Pirates Announce that Francisco Liriano and Melky Cabrera Will Make Opening Day Roster

The Pittsburgh Pirates announced on Saturday morning that left-handed pitcher Francisco Liriano and outfielder Melky Cabrera will both be added to the 40-man roster and they will make the Opening Day roster.

The Pirates currently have a full 40-man roster, though that includes reliever Edgar Santana, who will miss the entire season due to Tommy John surgery. Placing him on the 60-day injured list will open one spot. They must make a decision on the other spot before adding both Liriano and Cabrera. That decision isn’t due today, but we could still hear it later today.

Cabrera was signed on a minor league deal just before Spring Training opened, but he was likely to make the 25-man roster due to his experience and success in the past. He at least needed to show that he could play up to previous standards and he has had a solid spring so far, posting a .310/.341/.381 slash line in 15 games. The 34-year-old Cabrera hit .280/.335/.420 in 78 games with the Cleveland Indians last year. Due to below average defense, he had a 0.0 WAR in 2018.

Liriano will be a lefty out of the bullpen this year. He didn’t have the best spring, but just like Cabrera, his success in the past (some of which came with the Pirates) gave him an advantage in his battle for a spot. He posted a 4.66 ERA and a 1.66 WHIP, with an 8:9 SO/BB ratio in 9.2 innings. The 35-year-old Liriano had a 4.58 ERA, a 110:73 SO/BB ratio and a 1.50 WHIP over 133.2 innings with the Detroit Tigers last year.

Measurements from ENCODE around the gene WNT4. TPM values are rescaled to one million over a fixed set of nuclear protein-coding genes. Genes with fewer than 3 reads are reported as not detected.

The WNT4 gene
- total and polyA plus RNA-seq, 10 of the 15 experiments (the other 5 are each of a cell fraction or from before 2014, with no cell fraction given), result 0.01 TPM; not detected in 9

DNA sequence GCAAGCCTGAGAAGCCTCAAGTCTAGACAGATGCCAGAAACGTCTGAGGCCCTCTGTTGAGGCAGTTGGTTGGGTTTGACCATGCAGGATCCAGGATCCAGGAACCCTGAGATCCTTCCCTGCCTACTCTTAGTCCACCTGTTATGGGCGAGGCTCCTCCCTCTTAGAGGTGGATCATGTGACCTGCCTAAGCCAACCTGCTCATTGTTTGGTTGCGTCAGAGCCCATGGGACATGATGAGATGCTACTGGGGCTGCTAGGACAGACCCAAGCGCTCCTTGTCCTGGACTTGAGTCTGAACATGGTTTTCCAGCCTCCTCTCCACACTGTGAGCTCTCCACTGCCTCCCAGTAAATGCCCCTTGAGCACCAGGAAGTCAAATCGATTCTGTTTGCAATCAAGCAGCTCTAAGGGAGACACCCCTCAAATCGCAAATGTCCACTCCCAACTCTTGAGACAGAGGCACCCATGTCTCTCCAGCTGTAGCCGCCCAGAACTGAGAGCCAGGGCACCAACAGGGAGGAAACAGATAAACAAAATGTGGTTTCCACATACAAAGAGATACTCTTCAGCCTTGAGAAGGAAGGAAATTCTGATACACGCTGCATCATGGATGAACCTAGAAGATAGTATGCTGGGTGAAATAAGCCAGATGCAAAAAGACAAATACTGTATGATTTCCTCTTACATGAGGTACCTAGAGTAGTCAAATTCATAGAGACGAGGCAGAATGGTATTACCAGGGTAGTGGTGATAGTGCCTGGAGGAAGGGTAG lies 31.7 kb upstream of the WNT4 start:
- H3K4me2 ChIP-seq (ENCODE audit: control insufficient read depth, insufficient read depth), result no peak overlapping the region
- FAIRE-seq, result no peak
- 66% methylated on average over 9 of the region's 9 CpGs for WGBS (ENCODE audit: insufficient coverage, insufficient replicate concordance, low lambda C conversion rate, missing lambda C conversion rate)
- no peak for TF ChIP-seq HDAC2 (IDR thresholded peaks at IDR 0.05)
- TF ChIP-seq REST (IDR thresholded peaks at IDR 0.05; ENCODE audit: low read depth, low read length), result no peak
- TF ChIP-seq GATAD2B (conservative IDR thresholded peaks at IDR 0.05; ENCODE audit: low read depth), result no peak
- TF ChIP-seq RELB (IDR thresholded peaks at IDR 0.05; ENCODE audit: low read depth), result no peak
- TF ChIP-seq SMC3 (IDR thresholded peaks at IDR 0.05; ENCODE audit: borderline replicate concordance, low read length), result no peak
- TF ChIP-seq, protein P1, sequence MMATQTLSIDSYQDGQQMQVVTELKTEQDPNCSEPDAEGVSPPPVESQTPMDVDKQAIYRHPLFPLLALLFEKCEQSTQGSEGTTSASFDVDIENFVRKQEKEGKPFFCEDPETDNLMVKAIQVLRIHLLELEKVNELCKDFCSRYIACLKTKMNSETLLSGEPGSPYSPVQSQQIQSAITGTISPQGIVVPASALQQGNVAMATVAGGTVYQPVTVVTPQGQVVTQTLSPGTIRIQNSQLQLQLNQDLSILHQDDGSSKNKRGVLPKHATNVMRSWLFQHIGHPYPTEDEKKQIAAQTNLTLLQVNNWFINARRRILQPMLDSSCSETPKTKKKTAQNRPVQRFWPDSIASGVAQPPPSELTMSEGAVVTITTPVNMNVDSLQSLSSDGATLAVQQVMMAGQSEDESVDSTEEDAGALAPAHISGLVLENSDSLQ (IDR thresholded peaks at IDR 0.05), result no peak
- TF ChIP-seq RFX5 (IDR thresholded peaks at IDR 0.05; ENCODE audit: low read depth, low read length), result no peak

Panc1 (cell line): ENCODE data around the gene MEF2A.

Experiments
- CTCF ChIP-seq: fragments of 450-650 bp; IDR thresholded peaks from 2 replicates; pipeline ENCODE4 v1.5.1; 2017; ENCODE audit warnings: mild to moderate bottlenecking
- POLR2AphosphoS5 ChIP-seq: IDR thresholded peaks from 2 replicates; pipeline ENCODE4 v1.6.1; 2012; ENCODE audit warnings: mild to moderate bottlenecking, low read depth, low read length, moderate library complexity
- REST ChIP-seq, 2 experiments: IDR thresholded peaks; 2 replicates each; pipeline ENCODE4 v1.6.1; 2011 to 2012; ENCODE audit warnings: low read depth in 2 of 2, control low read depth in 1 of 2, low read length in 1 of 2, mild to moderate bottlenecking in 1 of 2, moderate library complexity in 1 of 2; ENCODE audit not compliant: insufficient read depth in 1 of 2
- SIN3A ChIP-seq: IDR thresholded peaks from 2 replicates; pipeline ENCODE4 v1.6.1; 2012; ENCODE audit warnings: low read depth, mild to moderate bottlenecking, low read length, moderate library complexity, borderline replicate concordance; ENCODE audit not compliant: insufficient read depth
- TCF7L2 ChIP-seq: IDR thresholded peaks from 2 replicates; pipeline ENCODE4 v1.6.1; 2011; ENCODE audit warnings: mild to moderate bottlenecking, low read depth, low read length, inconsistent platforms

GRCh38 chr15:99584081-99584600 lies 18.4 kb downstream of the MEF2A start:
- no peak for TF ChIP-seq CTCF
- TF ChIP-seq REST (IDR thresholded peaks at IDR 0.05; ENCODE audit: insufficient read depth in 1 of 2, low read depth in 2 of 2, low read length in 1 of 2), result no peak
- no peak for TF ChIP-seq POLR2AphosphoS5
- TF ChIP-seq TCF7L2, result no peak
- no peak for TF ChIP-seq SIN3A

The Pirates still have 36 players on their active spring roster, so there are still more decisions to be made ahead of the season opener on Thursday.

John started working at Pirates Prospects in 2009, but his connection to the Pittsburgh Pirates started exactly 100 years earlier when Dots Miller debuted for the 1909 World Series champions. John was born in Kearny, NJ, two blocks from the house where Dots Miller grew up. From that hometown hero connection came a love of Pirates history, as well as the sport of baseball.

When he didn't make it as a lefty pitcher with an 80+ MPH fastball and a slider that needed work, John turned to covering the game, eventually focusing in on the prospects side, where his interest was pushed by the big league team being below .500 for so long. John has covered the minors in some form since the 2002 season, and leads the draft and international coverage on Pirates Prospects. He writes daily on Pittsburgh Baseball History, when he's not covering the entire system daily throughout the entire year on Pirates Prospects.

Support Pirates Prospects

Related articles

join the discussion

Pirates Prospects Daily



Latest articles

Latest comments